Preferably, the appropriate assay is an assay of the enzymatic activity of methionine synthase as defined above.

Preferably, a compound identified according to these methods is subsequently tested for these antifungal properties according to methods known to those skilled in the art. Preferably, the compound is evaluated by means of phenotypic tests such as pathogenesis assays on detached leaves or on whole plants.

The term “compound” is intended to mean, according to the invention, any chemical compound or mixture of chemical compounds, including peptides and proteins.

The term “mixture of compounds” is understood to mean, according to the invention, at least two different compounds, such as, for example, the (dia)stereoisomers of a molecule, mixtures of natural origin derived from the extraction of biological material (plants, plant tissues, bacterial cultures, cultures of yeasts or of fungi, insects, animal tissues, etc.) or reaction mixtures that have not been purified or have been completely or partially purified, alternatively mixtures of products derived from combinatorial chemistry techniques.

Finally, the present invention relates to novel fungal pathogenesis-inhibiting compounds which inhibit the enzymatic activity of methionine synthase, in particular the compounds identified by means of the methods according to the invention and/or the compounds derived from the compounds identified by means of the methods according to the invention.

Preferably, the fungal pathogenesis-inhibiting compounds which inhibit the enzymatic activity of methionine synthase are not general inhibitors of enzymes. Also preferably, the compounds according to the invention are not compounds already known to have an antifungal activity and/or an activity on fungal pathogenesis.

EXAMPLE 1

Characterization of the Methionine Synthase Gene in Fungi

The methionine synthase gene was identified in the genome of M. grisea version V2 using the protein sequence of the methionine synthase of A. nidulans7 (NCBI, accession number: AAF82115) as model. The complete nucleotide sequence of the methionine synthase gene located on Contig 2.150 (MG_contig2.150, position 6196-8629, complementary strand, SEQ ID No. 1) comprises 3 exons corresponding to a cDNA of 2301 bp (SEQ ID No. 2) which encodes a polypeptide of 766 amino acids (SEQ ID No. 3). The sequence of the g ene and the splicing resulting in the definitive messenger could be confirmed by virtue of the numerous ESTs identified in the various public and private bases. The M. grisea methionine synthase is encoded by a single gene as in A. nidulans7. Analysis of the primary protein sequence deduced from the putative cDNA shows from 48% to 79% homology with the vitamin B12-independent methionine synthases of S. cerevisae (P05694), of A. nidulans (AAF82115), of the bacterium E. coli (P13009) and of the plant A. thaliana (AAF00639).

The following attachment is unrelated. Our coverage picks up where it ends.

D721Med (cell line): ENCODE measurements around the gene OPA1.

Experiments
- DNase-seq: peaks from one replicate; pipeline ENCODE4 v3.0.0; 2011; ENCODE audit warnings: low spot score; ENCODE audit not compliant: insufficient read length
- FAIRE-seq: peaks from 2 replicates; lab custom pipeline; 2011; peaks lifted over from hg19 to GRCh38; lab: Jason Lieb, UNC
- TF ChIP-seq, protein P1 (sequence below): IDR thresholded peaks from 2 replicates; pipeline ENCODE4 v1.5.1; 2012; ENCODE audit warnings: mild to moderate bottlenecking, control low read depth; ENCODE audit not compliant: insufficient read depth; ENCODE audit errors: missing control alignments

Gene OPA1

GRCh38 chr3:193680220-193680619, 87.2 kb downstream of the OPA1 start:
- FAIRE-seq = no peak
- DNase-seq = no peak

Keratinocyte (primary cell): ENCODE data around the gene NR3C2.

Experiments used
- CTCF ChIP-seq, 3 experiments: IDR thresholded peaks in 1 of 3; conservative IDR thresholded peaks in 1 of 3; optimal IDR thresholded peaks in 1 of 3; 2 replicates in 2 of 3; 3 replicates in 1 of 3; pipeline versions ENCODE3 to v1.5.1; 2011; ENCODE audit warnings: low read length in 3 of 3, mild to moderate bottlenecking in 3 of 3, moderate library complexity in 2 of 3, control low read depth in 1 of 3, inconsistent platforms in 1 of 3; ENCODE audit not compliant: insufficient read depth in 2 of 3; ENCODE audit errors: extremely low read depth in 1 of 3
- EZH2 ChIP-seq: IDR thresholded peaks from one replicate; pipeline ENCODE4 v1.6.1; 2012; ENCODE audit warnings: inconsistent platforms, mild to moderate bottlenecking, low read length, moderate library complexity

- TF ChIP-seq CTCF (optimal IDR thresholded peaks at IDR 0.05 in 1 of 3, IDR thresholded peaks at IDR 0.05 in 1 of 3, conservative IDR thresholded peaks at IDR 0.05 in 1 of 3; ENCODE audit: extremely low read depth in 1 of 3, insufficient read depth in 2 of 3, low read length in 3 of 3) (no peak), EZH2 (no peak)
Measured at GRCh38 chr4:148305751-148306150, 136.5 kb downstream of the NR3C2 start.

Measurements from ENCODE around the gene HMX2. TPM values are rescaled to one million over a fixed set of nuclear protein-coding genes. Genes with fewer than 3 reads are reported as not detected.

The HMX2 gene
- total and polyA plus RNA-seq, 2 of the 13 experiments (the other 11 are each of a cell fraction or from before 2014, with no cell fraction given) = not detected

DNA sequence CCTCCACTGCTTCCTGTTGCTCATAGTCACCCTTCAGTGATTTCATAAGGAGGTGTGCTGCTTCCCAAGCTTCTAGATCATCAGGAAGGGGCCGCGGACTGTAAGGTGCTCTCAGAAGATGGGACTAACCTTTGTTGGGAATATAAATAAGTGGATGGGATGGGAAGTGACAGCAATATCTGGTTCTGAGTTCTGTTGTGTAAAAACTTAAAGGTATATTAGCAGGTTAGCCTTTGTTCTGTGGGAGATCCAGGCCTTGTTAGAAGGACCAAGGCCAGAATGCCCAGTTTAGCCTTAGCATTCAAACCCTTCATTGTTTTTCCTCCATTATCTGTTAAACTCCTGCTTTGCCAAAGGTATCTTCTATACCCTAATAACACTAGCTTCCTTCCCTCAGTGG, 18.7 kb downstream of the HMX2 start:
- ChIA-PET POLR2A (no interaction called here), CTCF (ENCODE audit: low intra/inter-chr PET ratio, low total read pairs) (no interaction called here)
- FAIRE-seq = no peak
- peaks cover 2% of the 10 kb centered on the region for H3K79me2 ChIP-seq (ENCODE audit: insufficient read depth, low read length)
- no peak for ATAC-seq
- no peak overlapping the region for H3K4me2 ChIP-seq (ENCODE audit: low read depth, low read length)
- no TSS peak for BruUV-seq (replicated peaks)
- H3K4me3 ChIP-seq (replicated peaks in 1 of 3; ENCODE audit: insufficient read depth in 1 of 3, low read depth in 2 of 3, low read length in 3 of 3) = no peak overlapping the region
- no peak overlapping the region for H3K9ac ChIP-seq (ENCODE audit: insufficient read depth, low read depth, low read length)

The primary sequence of the M. grisea methionine synthase has two conserved domains corresponding to the methionine synthase domain (334 residues, E=4e−116, pfam01717) characteristic of this enzyme. This domain allows the production of methionine by transfer of a methyl group from methyl tetrahydrofolate triglutamate to homocysteine. This region is located in the C-terminal part of the protein. A second domain, COG0620 or methionine synthase II (methyltransferase) concerns the N-terminal part of the protein (330 amino acids)8. It has recently been possible to determine the specificity of each of these domains with respect to the substrates of the enzyme, homocysteine and methyl tetrahydrofolate, and to the reaction product, methionine, on the enzyme crystallized from A. thaliana9.

The primary sequence of the M. grisea methionine synthase was used to search for orthologs in the various fungal species whose genome is partially or completely sequenced. These various primary sequences were subsequently compared with the methionine synthases described in various organisms such as plants, bacteria and animals. The characterization of the structure of the genes (introns+exons) and of the primary amino acid sequences was carried out using the appropriate programs (tblastn; FGENSH; PSI-PHI-BLAST). According to this procedure, methionine synthase could be characterized in several fungi (ascomycetes and basidiomycetes) and a phytopathogenic oomycete (P. sojae and P. infestans). A phylogenetic tree for methionine synthase could be established and the representation obtained shows that the M. grisea methionine synthase belongs to the methionine synthases of ascomycetes and that it is distant from those of basidiomycetes. Overall, the tree obtained is in agreement with that which retraces the phylogenetic origin of these organisms10.

EXAMPLE 2

Deletion of the Magnaporthe grisea Methionine Synthase Gene